What you offer in lieu of an engineering framework are adjectives like RFR (which are perfectly understood to any software engineer) to paint a broad enough picture that says evolution is happening, but no questions allowed. When challenged, you assert that the cell is different than a humanly engineered system. A statement like that seems to have only one goal, and that is to disarm the opponent rather than offer a carefully reasoned answer that acknowledges the remarkable engineering going on in the cell. The fact is that you don’t understand how the cell achieves RFR. But we know for sure that good engineering science is going on. That implies a very good designer. That can’t be denied by declaring the cell is different than a humanly engineered system. That brings up the point that I’ve been pushing since the beginning, “If you don’t understand a process, how can you claim with confidence that evolution is the mechanism of its origin?” What’s so interesting about it is that humans were created in such a way that we can recognized designed objects 100 out of 100 trials. We can get a perfect score. A car, a plane, a train, and space shuttle, a brick a tire, etc. Why is that design has to be excluded when we see a flagellum motor or the ATP Synthase Enzyme? The engineering precision involved in one of the these nanomachines is a thousand-fold more elegant and efficient than any humanly designed system. Ask James Tour ( And they are perfectly integrated into the cell to achieve a precise and critical function.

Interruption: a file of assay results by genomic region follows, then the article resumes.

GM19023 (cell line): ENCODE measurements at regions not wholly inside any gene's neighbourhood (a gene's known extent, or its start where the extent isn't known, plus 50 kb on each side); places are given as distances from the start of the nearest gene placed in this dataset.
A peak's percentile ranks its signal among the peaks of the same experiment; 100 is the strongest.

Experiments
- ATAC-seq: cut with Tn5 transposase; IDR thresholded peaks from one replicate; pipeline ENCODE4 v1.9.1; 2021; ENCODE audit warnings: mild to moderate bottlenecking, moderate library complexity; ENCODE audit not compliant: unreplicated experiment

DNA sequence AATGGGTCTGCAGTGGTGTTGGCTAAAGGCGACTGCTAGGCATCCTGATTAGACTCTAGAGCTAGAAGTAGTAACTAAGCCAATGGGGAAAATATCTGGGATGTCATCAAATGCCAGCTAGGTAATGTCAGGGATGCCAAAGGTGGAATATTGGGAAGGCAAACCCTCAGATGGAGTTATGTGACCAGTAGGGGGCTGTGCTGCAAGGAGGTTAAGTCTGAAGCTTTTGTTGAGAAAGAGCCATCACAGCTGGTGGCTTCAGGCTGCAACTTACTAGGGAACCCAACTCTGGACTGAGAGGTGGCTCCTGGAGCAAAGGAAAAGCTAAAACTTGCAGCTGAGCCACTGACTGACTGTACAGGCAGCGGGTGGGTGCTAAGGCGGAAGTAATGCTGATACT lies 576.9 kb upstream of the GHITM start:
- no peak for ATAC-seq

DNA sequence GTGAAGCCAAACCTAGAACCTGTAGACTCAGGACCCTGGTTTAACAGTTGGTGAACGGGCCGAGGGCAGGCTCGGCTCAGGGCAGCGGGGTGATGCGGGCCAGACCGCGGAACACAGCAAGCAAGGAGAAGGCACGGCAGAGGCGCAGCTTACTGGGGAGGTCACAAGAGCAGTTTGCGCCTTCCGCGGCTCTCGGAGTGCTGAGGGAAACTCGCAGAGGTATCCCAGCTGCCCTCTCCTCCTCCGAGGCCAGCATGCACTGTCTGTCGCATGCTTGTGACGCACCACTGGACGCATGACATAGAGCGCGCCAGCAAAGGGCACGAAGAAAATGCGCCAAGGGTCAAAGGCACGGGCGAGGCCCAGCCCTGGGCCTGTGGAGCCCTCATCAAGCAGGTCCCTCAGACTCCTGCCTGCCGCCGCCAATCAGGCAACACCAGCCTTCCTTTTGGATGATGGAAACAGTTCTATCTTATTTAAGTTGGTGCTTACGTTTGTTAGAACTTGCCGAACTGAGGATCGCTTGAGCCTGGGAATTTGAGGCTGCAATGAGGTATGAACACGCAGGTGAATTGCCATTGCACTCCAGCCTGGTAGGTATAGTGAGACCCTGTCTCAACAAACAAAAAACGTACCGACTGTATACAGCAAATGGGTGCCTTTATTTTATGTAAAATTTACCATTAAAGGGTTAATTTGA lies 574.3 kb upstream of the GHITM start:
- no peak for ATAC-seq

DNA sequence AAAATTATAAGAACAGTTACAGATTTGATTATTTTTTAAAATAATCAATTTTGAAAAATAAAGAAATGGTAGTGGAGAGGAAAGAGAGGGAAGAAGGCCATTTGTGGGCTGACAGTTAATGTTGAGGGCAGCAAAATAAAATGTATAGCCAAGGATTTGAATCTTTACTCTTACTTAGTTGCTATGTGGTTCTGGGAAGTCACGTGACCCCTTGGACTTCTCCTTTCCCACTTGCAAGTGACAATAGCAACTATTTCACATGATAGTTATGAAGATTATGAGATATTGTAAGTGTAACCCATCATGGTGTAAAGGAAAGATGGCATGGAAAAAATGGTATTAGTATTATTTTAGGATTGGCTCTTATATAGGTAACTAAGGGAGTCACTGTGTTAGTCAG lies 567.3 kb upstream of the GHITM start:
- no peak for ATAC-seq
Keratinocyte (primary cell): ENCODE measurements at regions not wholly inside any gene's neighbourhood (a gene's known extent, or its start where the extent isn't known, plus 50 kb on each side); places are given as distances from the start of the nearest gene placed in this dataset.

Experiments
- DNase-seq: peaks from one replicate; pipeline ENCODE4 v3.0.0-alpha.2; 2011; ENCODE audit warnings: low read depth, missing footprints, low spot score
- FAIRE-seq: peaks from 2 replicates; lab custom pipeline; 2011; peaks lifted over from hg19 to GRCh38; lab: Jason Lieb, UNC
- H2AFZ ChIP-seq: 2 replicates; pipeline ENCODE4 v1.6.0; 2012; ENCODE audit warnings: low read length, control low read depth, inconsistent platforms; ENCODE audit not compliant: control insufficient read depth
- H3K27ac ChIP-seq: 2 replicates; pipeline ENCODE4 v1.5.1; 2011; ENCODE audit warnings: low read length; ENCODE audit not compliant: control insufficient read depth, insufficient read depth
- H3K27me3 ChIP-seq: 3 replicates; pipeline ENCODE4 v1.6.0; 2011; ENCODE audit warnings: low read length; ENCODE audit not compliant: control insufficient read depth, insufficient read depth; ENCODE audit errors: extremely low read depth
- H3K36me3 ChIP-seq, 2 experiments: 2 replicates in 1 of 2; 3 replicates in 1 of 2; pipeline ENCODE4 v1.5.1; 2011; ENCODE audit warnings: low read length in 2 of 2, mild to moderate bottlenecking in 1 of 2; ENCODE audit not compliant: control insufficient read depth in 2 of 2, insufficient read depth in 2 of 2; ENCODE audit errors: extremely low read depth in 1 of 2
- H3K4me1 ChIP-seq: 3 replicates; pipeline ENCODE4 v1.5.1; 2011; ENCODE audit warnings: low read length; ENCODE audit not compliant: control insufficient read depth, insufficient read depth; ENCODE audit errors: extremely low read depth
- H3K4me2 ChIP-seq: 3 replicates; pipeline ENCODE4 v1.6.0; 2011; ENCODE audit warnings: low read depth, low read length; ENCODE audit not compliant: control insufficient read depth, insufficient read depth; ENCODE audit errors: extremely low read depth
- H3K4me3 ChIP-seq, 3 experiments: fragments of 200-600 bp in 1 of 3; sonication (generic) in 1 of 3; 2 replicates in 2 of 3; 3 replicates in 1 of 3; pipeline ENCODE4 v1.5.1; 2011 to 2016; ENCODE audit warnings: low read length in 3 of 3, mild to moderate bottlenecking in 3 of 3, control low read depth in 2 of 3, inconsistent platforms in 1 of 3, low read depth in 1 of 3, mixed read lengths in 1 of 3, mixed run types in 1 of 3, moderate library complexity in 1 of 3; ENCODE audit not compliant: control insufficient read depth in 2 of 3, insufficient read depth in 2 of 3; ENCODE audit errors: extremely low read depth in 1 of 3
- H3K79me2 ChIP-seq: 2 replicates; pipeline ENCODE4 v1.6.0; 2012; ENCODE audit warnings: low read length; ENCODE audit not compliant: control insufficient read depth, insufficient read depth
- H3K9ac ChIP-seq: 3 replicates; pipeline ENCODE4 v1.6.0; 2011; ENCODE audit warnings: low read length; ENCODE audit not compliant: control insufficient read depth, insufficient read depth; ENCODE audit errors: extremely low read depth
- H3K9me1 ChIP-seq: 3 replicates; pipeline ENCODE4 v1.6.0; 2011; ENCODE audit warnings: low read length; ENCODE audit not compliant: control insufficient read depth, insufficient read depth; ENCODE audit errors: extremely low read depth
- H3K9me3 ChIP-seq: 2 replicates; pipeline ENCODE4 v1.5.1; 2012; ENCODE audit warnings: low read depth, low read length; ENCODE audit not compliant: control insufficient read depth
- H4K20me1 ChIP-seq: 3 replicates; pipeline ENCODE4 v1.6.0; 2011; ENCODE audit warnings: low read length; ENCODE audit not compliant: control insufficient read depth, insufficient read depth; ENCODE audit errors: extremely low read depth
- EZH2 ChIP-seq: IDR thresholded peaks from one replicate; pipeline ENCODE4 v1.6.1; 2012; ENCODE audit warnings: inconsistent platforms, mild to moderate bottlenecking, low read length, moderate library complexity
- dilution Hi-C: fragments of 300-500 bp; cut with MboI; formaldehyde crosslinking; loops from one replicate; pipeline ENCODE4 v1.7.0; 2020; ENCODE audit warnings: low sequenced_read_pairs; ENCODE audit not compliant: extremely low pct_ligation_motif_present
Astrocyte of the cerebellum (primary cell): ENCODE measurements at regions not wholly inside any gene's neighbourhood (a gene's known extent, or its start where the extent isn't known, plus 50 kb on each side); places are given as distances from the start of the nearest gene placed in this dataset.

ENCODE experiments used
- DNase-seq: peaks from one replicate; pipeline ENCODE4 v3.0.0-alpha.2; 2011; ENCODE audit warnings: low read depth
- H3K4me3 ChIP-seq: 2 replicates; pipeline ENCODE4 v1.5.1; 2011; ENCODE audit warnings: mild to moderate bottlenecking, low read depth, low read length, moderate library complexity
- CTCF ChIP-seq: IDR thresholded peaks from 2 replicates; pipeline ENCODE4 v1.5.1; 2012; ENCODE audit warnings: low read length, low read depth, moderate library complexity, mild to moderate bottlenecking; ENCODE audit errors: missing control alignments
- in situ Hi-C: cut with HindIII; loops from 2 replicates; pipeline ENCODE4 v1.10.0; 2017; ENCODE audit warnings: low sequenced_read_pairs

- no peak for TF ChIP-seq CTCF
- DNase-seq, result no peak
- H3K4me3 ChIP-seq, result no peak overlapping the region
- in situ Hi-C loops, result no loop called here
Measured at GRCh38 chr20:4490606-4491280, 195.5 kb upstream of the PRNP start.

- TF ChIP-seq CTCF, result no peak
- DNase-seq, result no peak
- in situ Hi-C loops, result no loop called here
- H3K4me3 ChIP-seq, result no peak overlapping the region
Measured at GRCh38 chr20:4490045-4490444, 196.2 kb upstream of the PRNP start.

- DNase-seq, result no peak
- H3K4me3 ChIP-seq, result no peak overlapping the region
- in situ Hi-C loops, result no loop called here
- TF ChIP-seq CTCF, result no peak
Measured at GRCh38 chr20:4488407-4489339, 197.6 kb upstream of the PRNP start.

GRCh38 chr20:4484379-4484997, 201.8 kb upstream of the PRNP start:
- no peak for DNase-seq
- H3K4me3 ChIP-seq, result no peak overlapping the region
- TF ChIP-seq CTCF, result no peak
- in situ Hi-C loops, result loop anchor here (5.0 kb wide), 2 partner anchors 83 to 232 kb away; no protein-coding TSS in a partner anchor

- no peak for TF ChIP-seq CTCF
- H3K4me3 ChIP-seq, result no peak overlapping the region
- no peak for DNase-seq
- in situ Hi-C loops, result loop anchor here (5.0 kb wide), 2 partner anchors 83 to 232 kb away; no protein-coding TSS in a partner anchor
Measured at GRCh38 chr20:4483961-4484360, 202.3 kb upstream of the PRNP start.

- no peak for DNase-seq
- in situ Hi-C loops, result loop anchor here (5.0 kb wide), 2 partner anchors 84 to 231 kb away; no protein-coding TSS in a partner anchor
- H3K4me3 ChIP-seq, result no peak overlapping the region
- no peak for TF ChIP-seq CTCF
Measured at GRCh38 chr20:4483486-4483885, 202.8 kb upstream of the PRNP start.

Here’s a basic concept of biology that says your paradigm is incorrect:

Emergent Properties
When units of biological material are put together, the properties of the new material are not always additive, or equal to the sum of the properties of the components. Instead, at each level, new properties and rules emerge that cannot be predicted by observations and full knowledge of the lower levels. Such properties are called emergent properties (Novikoff, 1945).

Life itself is an example of an emergent property. For instance, a single-celled bacterium is alive, but if you separate the macromolecules that combined to create the bacterium, these units are not alive. Based on our knowledge of macromolecules, we would not have been able to predict that they could combine to form a living organism, nor could we have predicted all of the characteristics of the resulting bacterium.